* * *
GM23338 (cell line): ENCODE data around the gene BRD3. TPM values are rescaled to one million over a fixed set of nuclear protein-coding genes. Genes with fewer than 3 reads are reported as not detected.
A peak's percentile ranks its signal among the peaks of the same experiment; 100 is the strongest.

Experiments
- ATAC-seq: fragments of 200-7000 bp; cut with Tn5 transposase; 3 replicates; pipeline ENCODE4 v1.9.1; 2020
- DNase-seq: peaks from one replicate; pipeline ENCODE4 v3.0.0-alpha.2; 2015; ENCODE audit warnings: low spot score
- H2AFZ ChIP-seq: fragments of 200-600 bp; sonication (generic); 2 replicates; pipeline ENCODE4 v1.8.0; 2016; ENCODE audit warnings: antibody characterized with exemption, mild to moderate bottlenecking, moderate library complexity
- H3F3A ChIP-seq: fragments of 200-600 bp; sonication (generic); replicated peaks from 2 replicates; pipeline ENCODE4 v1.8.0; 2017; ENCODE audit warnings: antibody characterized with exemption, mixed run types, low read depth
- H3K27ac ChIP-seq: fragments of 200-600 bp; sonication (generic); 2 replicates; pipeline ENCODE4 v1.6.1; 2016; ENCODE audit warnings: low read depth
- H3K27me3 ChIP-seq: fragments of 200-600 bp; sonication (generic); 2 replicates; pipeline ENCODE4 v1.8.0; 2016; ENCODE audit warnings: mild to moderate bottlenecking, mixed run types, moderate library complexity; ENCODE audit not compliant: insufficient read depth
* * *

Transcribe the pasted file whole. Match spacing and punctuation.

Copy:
GM23338 (cell line): ENCODE data around the gene BRD3. TPM values are rescaled to one million over a fixed set of nuclear protein-coding genes. Genes with fewer than 3 reads are reported as not detected.
A peak's percentile ranks its signal among the peaks of the same experiment; 100 is the strongest.

Experiments
- ATAC-seq: fragments of 200-7000 bp; cut with Tn5 transposase; 3 replicates; pipeline ENCODE4 v1.9.1; 2020
- DNase-seq: peaks from one replicate; pipeline ENCODE4 v3.0.0-alpha.2; 2015; ENCODE audit warnings: low spot score
- H2AFZ ChIP-seq: fragments of 200-600 bp; sonication (generic); 2 replicates; pipeline ENCODE4 v1.8.0; 2016; ENCODE audit warnings: antibody characterized with exemption, mild to moderate bottlenecking, moderate library complexity
- H3F3A ChIP-seq: fragments of 200-600 bp; sonication (generic); replicated peaks from 2 replicates; pipeline ENCODE4 v1.8.0; 2017; ENCODE audit warnings: antibody characterized with exemption, mixed run types, low read depth
- H3K27ac ChIP-seq: fragments of 200-600 bp; sonication (generic); 2 replicates; pipeline ENCODE4 v1.6.1; 2016; ENCODE audit warnings: low read depth
- H3K27me3 ChIP-seq: fragments of 200-600 bp; sonication (generic); 2 replicates; pipeline ENCODE4 v1.8.0; 2016; ENCODE audit warnings: mild to moderate bottlenecking, mixed run types, moderate library complexity; ENCODE audit not compliant: insufficient read depth